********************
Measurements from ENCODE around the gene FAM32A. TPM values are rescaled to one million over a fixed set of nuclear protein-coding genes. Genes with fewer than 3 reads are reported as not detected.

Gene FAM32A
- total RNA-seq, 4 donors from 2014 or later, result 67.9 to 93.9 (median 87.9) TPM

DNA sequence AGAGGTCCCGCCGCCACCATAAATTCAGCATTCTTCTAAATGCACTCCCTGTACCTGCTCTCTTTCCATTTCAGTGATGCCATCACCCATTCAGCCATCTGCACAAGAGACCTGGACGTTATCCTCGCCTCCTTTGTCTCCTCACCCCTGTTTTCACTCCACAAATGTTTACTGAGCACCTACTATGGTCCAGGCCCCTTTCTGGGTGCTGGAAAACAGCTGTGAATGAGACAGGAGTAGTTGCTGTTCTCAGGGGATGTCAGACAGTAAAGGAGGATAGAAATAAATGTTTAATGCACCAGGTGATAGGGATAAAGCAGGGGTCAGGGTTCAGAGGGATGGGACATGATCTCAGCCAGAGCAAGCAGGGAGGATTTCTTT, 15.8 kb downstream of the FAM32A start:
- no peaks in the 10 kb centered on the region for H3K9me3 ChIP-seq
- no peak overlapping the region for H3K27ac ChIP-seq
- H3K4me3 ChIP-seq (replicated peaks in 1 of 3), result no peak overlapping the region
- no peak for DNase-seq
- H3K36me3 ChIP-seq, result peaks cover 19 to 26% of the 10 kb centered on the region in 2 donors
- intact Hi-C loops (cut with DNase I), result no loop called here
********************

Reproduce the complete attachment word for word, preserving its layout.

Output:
Measurements from ENCODE around the gene FAM32A. TPM values are rescaled to one million over a fixed set of nuclear protein-coding genes. Genes with fewer than 3 reads are reported as not detected.

Gene FAM32A
- total RNA-seq, 4 donors from 2014 or later, result 67.9 to 93.9 (median 87.9) TPM

DNA sequence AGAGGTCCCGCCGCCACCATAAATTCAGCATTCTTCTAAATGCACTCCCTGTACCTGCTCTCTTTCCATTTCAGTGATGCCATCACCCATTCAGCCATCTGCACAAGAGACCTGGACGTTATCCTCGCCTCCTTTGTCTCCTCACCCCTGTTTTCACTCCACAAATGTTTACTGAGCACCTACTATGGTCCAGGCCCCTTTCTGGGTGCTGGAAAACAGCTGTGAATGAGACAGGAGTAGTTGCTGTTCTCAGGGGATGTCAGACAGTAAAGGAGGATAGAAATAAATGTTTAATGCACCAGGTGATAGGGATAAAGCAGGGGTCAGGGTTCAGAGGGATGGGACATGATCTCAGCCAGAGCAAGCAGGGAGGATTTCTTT, 15.8 kb downstream of the FAM32A start:
- no peaks in the 10 kb centered on the region for H3K9me3 ChIP-seq
- no peak overlapping the region for H3K27ac ChIP-seq
- H3K4me3 ChIP-seq (replicated peaks in 1 of 3), result no peak overlapping the region
- no peak for DNase-seq
- H3K36me3 ChIP-seq, result peaks cover 19 to 26% of the 10 kb centered on the region in 2 donors
- intact Hi-C loops (cut with DNase I), result no loop called here